/ Blog Post
Viviana Bonilla López is a 2019 Equal Justice Works hosted by Disability Rights Florida. Her Fellowship is sponsored by The Florida Bar Foundation.
You co-founded Rethink: Psychiatric Illness, a student organization that aims to raise awareness about mental illness and increase help-seeking behaviors among students. What inspired you to combine your passion for mental health advocacy with a law degree?
I was diagnosed with ADHD in the second grade. From that point on jokingly being asked “if I took my meds today” became a reminder that I did not “work” as expected. Since then, other people I love have been diagnosed with mental illnesses.
Throughout my life, I have felt the need to be silent to protect them or myself from misconceptions, fear, and low expectations. Rethink was a response to that feeling; it was intended as a space where everyone could show up and be understood.
The social model of disability teaches us that disability does not stem from the individual; instead, it is caused by a society that has created barriers that keep people with disabilities from fully participating and punishes difference. Whether or not we are disabled, we all deserve the spaces we inhabit to be inclusive and accessible. I was motivated to go to law school because I wanted to contribute to that future we all deserve. Though I have come to understand that laws alone will not solve all the injustices faced by marginalized communities, I do my best to use it in my clients’ favor and offer it as part of a larger collective project to achieve justice.
Throughout your career, you have worked on a range of civil rights issues, including serving immigrants and defending families. What inspired you to focus your Equal Justice Works Fellowship on protecting and restoring the civil rights of people with disabilities in Miami-Dade County?
Our society either infantilizes or fears people with disabilities. This attitude is used to justify exclusion, unequal treatment, control, and the removal of rights. My job is to convince influential people that my clients can and should direct their lives, regardless of their disabilities. This is not something I, or anyone, should have to do. It should be obvious.
The structures and systems that oppress marginalized communities are all connected.
In law school, I sought internships and clinics to learn about those systems, especially those known to harm people with mental health diagnoses. Upon graduation, working in immigrant rights for two years—particularly at that moment—was an honor and opportunity for which I am grateful.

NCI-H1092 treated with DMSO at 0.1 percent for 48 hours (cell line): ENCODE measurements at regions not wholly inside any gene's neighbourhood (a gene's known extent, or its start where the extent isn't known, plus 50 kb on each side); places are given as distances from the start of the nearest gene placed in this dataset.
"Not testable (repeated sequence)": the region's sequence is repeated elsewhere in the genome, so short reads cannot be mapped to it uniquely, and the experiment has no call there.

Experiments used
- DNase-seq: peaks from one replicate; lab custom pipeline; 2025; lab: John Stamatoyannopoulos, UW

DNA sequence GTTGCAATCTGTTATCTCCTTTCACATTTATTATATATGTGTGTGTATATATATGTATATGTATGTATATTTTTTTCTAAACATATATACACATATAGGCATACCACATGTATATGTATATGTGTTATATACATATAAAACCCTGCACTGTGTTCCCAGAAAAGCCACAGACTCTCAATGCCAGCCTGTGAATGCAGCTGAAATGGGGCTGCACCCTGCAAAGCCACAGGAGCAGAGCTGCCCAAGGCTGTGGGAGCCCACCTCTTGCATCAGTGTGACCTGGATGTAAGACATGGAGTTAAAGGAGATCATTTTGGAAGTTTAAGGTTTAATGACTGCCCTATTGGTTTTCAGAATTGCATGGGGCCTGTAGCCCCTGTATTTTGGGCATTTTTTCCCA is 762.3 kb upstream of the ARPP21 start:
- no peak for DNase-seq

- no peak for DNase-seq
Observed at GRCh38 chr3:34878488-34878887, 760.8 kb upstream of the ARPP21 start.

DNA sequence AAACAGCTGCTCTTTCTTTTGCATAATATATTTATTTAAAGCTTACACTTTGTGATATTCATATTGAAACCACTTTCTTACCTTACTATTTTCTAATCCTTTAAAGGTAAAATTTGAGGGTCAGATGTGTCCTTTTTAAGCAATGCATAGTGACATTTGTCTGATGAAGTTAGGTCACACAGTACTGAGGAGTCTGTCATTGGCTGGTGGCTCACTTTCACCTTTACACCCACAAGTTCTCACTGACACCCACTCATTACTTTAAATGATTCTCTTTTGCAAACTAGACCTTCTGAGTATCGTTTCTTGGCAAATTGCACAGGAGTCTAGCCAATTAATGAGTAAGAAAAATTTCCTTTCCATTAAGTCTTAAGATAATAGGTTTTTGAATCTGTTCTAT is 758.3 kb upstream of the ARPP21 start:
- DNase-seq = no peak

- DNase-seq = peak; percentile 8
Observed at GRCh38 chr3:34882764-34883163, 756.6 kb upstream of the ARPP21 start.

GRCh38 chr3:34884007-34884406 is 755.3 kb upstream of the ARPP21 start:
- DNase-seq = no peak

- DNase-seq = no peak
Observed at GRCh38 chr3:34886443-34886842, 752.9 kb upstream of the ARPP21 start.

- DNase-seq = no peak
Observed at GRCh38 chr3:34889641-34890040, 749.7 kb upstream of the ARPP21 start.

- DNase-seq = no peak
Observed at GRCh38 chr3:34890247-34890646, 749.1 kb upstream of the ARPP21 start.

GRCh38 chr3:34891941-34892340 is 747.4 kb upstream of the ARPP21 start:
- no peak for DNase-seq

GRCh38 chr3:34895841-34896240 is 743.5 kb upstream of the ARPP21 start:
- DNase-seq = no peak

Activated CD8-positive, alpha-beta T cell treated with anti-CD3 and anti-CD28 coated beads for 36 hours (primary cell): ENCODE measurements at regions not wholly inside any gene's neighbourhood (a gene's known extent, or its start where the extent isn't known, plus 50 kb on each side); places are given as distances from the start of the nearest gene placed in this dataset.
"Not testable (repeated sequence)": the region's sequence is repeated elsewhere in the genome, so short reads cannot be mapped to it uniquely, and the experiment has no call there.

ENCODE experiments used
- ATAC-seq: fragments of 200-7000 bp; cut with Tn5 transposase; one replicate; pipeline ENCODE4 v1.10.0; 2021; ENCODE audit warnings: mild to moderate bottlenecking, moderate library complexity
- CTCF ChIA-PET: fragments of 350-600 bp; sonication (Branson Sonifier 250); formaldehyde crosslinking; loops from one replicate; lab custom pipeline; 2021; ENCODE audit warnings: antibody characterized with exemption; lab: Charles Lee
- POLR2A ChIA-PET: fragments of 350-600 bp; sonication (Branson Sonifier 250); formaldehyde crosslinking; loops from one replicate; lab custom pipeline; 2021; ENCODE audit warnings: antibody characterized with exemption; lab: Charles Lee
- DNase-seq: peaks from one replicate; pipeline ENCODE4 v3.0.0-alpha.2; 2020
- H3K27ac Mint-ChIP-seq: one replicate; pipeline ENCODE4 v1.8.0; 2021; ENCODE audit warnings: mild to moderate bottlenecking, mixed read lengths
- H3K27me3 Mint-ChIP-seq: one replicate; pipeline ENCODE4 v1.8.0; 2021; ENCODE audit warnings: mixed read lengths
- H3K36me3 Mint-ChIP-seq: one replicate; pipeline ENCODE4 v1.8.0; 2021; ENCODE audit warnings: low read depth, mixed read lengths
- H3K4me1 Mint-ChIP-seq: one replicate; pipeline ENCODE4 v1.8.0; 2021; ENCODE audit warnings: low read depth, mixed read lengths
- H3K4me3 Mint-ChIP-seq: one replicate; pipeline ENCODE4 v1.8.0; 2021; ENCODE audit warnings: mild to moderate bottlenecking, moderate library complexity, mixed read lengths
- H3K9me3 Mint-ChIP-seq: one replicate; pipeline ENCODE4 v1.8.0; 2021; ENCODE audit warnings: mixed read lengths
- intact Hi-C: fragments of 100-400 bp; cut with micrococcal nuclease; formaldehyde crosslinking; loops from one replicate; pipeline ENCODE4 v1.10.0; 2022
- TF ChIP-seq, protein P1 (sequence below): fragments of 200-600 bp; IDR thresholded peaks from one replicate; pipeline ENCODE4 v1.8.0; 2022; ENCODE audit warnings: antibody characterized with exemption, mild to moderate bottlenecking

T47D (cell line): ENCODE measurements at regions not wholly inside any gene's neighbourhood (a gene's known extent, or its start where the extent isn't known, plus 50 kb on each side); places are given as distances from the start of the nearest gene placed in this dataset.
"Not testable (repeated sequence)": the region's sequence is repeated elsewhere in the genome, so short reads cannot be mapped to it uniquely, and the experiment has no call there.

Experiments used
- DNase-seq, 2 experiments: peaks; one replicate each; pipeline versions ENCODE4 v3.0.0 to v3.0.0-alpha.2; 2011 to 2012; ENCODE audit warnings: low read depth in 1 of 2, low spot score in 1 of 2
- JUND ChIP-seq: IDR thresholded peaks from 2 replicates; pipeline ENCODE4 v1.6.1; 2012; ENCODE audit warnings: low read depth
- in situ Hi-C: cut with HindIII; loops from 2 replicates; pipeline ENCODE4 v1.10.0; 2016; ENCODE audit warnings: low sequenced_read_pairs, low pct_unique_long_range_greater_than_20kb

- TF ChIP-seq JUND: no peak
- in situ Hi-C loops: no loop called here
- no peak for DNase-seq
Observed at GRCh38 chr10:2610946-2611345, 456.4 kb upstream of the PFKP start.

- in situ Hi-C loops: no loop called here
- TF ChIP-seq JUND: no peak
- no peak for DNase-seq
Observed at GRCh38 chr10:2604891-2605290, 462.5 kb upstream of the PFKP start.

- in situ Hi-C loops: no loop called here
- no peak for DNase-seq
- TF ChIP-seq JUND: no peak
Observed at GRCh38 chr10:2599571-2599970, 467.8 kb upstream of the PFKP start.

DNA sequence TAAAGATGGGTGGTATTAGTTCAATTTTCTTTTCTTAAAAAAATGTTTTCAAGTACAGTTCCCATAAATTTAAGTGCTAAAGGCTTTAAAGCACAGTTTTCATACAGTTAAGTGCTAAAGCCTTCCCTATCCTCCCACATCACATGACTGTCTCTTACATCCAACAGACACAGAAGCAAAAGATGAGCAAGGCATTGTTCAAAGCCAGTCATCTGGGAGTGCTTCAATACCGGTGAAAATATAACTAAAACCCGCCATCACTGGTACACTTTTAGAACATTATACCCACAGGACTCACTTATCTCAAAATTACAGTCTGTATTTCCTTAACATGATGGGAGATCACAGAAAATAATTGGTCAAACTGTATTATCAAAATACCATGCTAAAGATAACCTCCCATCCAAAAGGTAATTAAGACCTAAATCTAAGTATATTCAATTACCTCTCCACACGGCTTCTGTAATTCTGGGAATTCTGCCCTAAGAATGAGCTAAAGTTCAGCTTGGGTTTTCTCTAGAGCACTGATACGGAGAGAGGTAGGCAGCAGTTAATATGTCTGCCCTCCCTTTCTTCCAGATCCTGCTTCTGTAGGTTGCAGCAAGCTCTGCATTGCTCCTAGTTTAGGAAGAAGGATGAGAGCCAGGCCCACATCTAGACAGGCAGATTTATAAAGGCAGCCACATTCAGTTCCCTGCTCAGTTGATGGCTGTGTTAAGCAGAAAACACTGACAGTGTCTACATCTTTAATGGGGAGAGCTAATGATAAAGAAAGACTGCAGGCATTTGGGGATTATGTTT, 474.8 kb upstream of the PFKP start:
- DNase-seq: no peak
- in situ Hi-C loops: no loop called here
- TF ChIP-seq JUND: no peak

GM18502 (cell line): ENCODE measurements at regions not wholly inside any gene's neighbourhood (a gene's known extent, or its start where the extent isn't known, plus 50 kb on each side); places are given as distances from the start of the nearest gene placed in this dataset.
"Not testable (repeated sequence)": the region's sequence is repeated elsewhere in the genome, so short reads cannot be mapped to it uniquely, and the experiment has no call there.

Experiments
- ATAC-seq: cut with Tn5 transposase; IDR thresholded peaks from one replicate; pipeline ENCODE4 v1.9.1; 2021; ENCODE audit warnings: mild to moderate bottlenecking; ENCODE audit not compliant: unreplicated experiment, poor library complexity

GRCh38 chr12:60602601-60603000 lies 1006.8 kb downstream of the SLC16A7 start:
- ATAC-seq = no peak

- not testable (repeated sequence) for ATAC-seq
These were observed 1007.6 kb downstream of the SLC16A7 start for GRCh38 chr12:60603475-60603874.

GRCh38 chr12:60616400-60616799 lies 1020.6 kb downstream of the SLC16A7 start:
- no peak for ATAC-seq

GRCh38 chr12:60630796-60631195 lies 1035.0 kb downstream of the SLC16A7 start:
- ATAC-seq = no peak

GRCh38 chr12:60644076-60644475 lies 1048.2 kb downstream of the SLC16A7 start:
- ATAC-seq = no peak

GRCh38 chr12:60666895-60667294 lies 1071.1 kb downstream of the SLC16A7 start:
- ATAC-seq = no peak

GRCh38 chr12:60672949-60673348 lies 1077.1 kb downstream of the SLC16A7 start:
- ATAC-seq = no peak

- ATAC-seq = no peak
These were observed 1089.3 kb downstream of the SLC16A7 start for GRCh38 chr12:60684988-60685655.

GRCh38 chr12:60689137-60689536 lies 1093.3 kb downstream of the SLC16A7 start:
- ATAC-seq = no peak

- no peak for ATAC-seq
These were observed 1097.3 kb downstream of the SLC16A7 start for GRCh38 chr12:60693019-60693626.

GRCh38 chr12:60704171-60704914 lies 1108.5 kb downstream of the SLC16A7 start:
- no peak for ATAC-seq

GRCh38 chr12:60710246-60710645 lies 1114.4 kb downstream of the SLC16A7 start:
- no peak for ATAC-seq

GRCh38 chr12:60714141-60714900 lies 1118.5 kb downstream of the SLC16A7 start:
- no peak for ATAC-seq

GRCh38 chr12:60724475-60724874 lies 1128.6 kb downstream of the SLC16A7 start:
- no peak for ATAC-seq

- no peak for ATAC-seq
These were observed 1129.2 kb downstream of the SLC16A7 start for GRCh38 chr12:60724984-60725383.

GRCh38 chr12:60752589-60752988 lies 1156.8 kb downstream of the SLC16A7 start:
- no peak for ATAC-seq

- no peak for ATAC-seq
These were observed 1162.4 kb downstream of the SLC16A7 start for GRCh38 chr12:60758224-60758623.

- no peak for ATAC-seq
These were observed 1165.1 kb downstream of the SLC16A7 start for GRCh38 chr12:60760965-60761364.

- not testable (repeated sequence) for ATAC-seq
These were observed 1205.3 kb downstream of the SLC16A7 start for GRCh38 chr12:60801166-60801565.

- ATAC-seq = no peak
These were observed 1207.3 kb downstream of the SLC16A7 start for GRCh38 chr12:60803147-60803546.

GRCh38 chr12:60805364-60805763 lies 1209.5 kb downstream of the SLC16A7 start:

This Equal Justice Works Fellowship has been a homecoming. Disability justice work, particularly mental health advocacy, has always been my first love. I have been involved with this work for the past nine years. I proposed this fellowship project because I wanted to see what would happen if we put all our energy into challenging the notion that people with disabilities are not capable of making their own decisions. What would happen if we did this in the county in Florida where this notion is most pervasive?
Since 2001, the Eleventh Judicial Circuit of Florida serving Miami-Dade County has had the most guardianship cases filed of all the judicial circuits in Florida. How does guardianship strip a person of their civil rights, and why is it important to propose alternatives to guardianship?
In Florida, a guardian is appointed after a judge decides that a person is “incapacitated.” A person under guardianship can lose some or all of their rights, including the right to get married, to vote, to decide where they live and who their friends are, to work, to manage their money, and to say yes or no to medical treatments, among others. How you choose to exercise these rights is what makes you, you. Guardianship is such a severe legal tool that it has been called “civil death.” This is why alternatives like Supported Decision-Making (SDM) are so important: They make guardianships unnecessary. SDM allows people with disabilities to be the authors of their own lives and make their own decisions with the support of people they trust.
What has been your proudest moment as a Fellow to date?
The disability community has a mantra: nothing about us without us. It demands that we do more than tokenize directly impacted people by using their stories. It requires that we honor the expertise that comes from living their stories and follow their lead. This is a value to which I have tried to hold my work. One of the things that makes me proudest is to co-chair SDM4FL—the coalition we have built to introduce and pass an SDM law in Florida—with Michael Lincoln, the first person in Florida to terminate his guardianship using SDM. Michael is a true leader who knows the power of his ideas and the power of his story, who isn’t afraid to challenge others, and who does the work. Through SDM4FL, I proudly work side-by-side with advocates and individuals who have been directly impacted by the guardianship system, including some of my clients and their parents, who became committed to this work after using SDM themselves.
To learn more about Viviana’s Fellowship, visit her Fellow profile.